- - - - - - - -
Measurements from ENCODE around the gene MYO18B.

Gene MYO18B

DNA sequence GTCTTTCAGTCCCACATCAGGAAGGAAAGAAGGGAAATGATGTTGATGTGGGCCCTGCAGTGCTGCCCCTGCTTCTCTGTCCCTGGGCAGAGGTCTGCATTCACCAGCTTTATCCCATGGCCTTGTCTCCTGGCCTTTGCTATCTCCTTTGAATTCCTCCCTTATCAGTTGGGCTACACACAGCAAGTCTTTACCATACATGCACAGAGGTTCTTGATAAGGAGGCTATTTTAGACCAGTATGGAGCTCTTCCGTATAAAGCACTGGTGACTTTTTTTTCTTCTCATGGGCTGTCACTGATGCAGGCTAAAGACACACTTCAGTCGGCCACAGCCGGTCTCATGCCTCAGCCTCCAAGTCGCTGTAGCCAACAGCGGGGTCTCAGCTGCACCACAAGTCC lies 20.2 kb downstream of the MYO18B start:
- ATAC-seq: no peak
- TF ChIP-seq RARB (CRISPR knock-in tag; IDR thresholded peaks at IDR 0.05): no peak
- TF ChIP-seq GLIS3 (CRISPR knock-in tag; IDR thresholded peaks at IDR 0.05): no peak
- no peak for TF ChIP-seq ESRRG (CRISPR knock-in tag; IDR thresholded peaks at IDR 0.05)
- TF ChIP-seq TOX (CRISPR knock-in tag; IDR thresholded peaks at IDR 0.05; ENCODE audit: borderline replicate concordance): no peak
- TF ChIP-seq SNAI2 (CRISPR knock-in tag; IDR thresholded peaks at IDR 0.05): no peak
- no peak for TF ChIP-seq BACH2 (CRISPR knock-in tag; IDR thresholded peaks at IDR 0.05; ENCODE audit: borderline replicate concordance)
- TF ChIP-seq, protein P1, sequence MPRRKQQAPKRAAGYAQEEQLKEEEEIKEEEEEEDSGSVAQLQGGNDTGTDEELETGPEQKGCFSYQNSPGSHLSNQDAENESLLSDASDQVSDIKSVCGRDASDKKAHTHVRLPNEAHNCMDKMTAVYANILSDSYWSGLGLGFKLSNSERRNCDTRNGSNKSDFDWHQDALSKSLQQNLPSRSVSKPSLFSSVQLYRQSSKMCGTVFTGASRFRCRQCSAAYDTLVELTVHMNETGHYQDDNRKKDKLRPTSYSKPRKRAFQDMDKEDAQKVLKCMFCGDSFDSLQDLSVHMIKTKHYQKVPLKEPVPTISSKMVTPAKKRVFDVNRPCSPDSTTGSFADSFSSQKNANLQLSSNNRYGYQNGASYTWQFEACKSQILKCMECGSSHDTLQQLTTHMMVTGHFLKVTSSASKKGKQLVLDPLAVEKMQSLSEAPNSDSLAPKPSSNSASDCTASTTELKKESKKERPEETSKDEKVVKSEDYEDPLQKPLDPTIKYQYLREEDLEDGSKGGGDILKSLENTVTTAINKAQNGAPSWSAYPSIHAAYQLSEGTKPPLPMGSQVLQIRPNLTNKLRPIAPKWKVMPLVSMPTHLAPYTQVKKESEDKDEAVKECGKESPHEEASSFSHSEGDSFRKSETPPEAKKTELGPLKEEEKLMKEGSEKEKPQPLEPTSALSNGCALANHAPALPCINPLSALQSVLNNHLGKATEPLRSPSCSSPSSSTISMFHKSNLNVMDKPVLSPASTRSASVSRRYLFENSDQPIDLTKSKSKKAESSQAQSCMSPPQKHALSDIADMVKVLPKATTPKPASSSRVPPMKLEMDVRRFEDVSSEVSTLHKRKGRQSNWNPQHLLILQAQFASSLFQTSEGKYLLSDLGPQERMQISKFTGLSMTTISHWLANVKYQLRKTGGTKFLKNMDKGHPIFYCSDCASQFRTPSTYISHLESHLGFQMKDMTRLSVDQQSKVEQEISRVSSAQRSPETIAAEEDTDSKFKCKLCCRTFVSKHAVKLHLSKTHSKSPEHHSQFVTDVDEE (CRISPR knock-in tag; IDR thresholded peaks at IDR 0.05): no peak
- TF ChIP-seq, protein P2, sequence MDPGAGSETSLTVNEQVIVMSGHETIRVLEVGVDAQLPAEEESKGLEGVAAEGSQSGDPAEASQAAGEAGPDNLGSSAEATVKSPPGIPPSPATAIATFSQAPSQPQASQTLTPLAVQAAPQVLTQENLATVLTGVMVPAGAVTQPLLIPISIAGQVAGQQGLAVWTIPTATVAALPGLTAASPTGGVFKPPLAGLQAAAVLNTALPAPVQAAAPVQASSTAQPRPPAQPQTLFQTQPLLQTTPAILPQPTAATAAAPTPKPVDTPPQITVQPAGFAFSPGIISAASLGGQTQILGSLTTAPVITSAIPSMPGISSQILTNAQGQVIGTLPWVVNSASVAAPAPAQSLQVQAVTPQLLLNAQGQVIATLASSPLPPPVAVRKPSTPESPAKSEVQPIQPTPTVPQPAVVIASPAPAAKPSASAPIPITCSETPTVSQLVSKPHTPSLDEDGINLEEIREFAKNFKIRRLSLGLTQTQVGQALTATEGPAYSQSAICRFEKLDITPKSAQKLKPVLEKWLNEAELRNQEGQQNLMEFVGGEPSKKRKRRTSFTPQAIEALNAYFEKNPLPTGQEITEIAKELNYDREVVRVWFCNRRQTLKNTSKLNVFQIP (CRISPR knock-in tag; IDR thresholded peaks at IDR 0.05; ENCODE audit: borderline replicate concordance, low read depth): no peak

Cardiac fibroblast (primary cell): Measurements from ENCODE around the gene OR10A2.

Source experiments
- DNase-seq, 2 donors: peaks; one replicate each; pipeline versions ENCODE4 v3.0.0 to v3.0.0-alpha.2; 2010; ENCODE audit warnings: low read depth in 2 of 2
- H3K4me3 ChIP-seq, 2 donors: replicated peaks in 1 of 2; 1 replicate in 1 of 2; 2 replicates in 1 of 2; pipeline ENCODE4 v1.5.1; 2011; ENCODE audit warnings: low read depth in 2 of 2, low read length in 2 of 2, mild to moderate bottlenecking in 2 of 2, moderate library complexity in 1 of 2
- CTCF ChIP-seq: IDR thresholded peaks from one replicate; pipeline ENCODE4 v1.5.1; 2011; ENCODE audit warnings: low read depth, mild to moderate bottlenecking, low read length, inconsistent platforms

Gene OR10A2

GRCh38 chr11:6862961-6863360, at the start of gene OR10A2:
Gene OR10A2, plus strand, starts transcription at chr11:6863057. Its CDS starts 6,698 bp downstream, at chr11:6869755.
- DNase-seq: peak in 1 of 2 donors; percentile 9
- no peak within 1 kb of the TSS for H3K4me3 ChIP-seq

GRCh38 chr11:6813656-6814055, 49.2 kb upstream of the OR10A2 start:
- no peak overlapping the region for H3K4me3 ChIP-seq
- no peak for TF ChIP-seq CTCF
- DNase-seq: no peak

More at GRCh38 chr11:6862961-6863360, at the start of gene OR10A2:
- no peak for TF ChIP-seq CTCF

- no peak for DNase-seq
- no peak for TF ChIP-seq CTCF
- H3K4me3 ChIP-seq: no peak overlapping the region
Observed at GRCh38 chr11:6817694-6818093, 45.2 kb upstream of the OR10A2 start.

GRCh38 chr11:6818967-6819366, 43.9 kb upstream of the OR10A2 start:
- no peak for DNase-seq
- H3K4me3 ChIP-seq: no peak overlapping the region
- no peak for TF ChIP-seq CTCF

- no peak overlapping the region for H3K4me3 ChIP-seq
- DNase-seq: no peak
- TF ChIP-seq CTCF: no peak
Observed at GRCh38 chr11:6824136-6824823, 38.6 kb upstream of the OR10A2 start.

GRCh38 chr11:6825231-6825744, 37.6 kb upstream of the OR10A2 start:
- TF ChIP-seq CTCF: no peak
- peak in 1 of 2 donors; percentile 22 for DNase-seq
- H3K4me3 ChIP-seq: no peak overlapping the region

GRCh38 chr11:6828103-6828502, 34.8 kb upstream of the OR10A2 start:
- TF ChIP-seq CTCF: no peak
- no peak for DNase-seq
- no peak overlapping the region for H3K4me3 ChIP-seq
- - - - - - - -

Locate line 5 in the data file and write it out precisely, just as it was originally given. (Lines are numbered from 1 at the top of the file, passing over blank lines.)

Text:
- TF ChIP-seq RARB (CRISPR knock-in tag; IDR thresholded peaks at IDR 0.05): no peak